Sanjeev also does not distinguish between proximate and ultimate causes. A proximate cause is an event which is closest to, or immediately responsible for causing, some observed result. It explains biological function in terms of immediate physiological or environmental factors. The ultimate cause is one which is usually thought of as the "real" reason something occurred. In biology, ultimate causation explains traits in terms of evolutionary forces acting on them. For e.g., take the case of a cheetah chasing a gazelle.

You can say that the cheetah's visual system registers the gazelle, its hunger pangs cause its brain to secrete some hormones which cause the relevant muscles to contract. You could step back a bit and talk about the genes that made the proteins that make up the hormones and muscles, about the effect of a mutation on one of those genes, etc. You could step further back and look at the evolutionary history and say that cheetahs that could run a bit faster than others in the population caught more gazelles when they were hungry, so they survived better and produced more offspring on average and over many generations their genes came to dominate the population. Most of the energy for the evolutionary process is obtained from sunlight.

Now if you omit all the intermediate processes and just say that the cheetah chases the gazelle because the sun shines, it sounds strange. Sanjeev does a similar thing when he says that thoughts and emotions are caused by chemical reactions.Such blurring of the dichotomy between the immediate short-term explanation and the underlying long-term explanation of the same behavior is done by Indian gurus. IIT graduates are expected to to do better.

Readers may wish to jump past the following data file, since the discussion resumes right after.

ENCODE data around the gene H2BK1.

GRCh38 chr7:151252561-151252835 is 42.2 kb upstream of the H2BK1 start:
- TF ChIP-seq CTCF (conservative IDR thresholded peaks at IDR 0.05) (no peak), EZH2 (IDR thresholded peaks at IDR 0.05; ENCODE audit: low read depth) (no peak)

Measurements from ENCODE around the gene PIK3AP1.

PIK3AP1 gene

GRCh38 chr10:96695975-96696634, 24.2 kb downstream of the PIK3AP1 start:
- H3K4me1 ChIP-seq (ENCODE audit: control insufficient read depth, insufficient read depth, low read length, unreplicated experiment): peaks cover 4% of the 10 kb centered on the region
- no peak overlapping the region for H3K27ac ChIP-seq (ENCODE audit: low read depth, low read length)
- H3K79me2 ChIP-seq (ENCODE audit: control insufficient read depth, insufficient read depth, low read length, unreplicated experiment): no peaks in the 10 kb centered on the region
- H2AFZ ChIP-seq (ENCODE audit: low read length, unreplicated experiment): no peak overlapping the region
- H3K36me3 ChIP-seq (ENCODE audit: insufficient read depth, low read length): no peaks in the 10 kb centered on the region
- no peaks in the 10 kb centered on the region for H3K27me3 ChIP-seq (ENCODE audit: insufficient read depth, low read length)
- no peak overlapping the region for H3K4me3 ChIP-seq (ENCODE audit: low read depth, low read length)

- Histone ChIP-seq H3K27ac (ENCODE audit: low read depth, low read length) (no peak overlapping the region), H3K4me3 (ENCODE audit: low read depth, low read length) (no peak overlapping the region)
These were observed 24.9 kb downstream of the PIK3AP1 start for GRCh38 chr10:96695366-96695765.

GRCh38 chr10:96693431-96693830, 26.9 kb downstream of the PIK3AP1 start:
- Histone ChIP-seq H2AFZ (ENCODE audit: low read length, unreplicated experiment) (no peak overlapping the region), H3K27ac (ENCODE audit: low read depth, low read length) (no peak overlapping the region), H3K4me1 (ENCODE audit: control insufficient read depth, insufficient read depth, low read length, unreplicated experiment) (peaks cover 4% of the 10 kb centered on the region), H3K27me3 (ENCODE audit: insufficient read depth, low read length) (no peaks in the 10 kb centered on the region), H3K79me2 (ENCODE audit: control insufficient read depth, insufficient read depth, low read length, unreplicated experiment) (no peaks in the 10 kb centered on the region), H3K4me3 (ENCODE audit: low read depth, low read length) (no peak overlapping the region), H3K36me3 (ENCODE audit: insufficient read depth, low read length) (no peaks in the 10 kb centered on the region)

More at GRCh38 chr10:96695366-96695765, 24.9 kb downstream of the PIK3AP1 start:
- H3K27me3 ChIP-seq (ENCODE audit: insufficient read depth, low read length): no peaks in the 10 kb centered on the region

If not his IIM connection, Sanjeev's IIT connection should have given him a better appreciation of the methods of science. But as the Salem hypothesis - It holds that people who claim science expertise, whilst advocating creationism, tend to be formally trained as engineers - shows, engineers seem to have difficulty with biology. As for me, having studied engineering, I find biology, especially evolutionary biology, more interesting. Jerry Coyne says in Why Evolution is True:
Among the wonders that  science has uncovered about the universe in which we dwell, no subject has caused more fascination and fury than evolution. That is probably because no majestic galaxy or fleeting neutrino has implications that are so personal. Learning about evolution can transform us in a deep way. It shows us our place in the whole splendid panoply of life. It unites us with every living thing on earth today and with myriads of creatures long dead. Evolution gives us the true account of our origins, replacing the myths that satisfied us for thousands of years. Some find this deeply frightening, others ineffably thrilling.
No points for guessing which group I belong to. I find the idea that I am related to a cabbage fascinating rather than disturbing. Sanjeev seems to be uncomfortable about scientists saying that life is chemistry. Whether he likes it or not, it is true but life is more than 'just' chemistry just as football is more than 'just' physics.

Analysing the chemical composition of chocolate doesn't mean you lose the ability to taste chocolate. Regarding a flower as a lure sculpted by evolution over millenia to attract pollinating agents does not mean that one can't appreciate the beauty of a flower. Regarding a bird as a small dinosaur does not mean one can't appreciate its splendor (or indeed, a poem about it; one of my favourite poems is  Shelley's To a Skylark). As Richard Feynman said, scientific knowledge adds to the beauty of nature; it doesn't subtract.

(I wanted to write a bit more but felt that these posts were becoming too long and decided to stop. Ever since I got the neuro-headset, I have flouted the fundamental idea of the Elizabeth Taylor school of blogging. And if you are wondering what that is, she is supposed to have told a husband of hers, 'I shan't keep you for long.' In other words, I have not erred on the side of brevity and conciseness for quite a while.)